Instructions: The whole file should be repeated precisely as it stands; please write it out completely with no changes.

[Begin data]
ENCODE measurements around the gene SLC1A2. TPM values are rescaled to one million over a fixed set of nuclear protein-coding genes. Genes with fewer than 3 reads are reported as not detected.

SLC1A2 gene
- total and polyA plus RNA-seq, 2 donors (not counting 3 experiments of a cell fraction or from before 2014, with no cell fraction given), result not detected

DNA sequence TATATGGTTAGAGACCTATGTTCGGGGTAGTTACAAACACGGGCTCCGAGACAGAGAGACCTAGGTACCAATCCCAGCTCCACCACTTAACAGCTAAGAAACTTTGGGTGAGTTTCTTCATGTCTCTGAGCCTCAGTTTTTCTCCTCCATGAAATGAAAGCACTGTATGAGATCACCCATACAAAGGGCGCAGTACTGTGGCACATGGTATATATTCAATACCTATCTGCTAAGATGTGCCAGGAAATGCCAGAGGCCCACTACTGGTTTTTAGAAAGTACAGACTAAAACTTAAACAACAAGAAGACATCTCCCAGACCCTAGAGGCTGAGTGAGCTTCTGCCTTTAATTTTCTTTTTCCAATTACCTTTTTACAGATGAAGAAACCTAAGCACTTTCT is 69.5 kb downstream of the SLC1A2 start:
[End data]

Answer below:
ENCODE measurements around the gene SLC1A2. TPM values are rescaled to one million over a fixed set of nuclear protein-coding genes. Genes with fewer than 3 reads are reported as not detected.

SLC1A2 gene
- total and polyA plus RNA-seq, 2 donors (not counting 3 experiments of a cell fraction or from before 2014, with no cell fraction given), result not detected

DNA sequence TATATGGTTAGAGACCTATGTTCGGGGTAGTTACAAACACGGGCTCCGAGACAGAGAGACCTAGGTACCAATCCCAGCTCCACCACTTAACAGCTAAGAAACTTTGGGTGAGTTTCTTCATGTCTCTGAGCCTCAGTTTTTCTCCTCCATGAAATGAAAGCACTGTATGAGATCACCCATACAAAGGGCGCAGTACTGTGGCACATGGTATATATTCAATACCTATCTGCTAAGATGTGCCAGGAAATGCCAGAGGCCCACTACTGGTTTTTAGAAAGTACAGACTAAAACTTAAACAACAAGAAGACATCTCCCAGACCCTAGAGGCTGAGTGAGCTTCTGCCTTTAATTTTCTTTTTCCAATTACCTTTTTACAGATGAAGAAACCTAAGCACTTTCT is 69.5 kb downstream of the SLC1A2 start: